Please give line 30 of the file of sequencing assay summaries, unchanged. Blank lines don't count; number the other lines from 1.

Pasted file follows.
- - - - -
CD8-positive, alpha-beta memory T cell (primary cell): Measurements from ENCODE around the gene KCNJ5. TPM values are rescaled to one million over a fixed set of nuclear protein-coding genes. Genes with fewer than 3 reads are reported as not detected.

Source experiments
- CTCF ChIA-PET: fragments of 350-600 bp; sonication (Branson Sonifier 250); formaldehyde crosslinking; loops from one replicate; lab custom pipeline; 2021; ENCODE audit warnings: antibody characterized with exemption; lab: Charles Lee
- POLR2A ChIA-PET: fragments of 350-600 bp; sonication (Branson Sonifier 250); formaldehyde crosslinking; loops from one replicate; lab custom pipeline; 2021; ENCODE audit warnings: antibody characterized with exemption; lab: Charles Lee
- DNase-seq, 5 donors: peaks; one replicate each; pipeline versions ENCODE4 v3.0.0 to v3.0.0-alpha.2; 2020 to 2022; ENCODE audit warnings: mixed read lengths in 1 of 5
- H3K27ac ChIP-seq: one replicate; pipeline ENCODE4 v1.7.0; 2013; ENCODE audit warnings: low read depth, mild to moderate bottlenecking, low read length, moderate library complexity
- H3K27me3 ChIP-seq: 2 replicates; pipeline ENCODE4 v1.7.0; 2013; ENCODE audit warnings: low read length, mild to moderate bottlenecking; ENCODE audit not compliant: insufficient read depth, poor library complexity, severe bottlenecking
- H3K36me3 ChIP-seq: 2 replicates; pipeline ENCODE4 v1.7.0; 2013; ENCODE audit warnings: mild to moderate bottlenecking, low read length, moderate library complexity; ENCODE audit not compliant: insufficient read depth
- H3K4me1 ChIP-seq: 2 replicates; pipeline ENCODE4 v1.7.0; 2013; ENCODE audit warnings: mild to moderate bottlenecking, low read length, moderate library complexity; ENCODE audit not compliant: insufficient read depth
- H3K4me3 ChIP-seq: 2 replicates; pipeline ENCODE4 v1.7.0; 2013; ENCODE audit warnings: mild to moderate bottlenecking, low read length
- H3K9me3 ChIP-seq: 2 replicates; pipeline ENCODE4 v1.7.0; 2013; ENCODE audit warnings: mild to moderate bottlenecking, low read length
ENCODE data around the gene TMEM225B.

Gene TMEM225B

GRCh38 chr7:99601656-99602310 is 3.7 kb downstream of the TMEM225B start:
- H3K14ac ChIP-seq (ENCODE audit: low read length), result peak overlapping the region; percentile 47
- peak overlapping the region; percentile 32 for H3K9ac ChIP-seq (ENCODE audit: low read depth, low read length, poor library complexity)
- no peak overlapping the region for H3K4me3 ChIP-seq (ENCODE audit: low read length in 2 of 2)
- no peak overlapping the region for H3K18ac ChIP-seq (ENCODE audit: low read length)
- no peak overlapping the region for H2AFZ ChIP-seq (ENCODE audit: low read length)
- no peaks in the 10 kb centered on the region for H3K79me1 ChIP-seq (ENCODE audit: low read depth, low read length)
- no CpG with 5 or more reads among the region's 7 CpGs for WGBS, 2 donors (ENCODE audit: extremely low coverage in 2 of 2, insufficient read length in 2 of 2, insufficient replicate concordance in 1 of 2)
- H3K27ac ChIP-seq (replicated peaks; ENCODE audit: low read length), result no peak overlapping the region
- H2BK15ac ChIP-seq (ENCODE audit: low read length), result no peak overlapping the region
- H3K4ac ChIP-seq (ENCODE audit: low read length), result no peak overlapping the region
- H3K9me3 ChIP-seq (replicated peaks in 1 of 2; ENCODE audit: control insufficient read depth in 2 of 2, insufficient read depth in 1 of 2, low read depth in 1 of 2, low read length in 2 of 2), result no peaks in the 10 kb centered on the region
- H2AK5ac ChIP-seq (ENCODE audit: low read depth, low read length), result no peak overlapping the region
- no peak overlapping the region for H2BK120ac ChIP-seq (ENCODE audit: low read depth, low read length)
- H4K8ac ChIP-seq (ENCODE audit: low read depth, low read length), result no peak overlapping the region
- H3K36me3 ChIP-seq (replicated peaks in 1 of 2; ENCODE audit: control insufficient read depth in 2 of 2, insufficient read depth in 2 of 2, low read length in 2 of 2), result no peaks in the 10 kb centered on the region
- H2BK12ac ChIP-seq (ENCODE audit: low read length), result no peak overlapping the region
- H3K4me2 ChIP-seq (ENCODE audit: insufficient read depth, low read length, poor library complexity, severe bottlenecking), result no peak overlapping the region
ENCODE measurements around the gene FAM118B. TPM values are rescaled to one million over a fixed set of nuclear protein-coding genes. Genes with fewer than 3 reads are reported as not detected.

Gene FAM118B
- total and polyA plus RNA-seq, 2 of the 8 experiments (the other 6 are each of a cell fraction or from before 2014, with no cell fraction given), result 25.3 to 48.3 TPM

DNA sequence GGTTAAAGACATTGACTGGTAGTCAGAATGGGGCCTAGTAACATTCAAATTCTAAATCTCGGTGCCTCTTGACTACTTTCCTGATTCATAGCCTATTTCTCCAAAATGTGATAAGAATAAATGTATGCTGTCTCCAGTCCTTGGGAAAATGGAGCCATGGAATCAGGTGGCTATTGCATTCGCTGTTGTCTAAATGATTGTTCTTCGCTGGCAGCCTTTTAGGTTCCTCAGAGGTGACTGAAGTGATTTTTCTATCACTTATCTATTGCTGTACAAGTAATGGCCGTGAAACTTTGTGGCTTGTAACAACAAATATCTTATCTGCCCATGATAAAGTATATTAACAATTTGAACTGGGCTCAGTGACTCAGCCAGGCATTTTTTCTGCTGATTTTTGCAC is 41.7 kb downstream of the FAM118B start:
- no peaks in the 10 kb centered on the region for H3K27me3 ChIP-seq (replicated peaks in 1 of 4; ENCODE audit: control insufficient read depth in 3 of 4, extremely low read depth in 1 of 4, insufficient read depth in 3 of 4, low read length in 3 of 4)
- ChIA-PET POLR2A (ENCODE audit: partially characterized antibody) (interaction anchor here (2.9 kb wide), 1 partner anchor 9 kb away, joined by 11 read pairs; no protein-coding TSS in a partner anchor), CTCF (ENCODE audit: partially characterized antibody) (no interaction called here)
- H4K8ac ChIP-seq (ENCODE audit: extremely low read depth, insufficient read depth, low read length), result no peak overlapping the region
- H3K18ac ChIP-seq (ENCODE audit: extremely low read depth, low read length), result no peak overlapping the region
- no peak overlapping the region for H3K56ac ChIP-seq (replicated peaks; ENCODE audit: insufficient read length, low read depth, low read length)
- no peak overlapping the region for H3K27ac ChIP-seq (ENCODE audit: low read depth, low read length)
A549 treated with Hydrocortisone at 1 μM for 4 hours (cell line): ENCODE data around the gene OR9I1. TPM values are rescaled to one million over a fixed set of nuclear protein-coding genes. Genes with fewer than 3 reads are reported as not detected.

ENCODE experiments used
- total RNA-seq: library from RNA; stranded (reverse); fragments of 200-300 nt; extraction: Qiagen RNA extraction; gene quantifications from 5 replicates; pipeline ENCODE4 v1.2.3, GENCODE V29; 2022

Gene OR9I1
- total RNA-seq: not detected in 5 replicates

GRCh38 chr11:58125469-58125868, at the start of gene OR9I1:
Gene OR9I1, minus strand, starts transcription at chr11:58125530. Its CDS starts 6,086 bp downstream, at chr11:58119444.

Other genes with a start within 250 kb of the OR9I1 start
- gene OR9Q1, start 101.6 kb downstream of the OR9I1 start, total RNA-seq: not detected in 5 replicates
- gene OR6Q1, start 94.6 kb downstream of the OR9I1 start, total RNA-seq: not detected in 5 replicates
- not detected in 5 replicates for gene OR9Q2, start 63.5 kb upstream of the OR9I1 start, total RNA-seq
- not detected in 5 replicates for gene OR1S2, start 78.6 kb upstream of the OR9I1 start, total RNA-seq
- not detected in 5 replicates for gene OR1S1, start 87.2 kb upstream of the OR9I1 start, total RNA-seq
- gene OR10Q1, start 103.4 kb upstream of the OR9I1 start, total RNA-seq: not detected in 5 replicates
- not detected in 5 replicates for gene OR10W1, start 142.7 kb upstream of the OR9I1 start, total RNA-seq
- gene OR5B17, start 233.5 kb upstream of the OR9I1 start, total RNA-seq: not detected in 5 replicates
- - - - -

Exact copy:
- H2BK12ac ChIP-seq (ENCODE audit: low read length), result no peak overlapping the region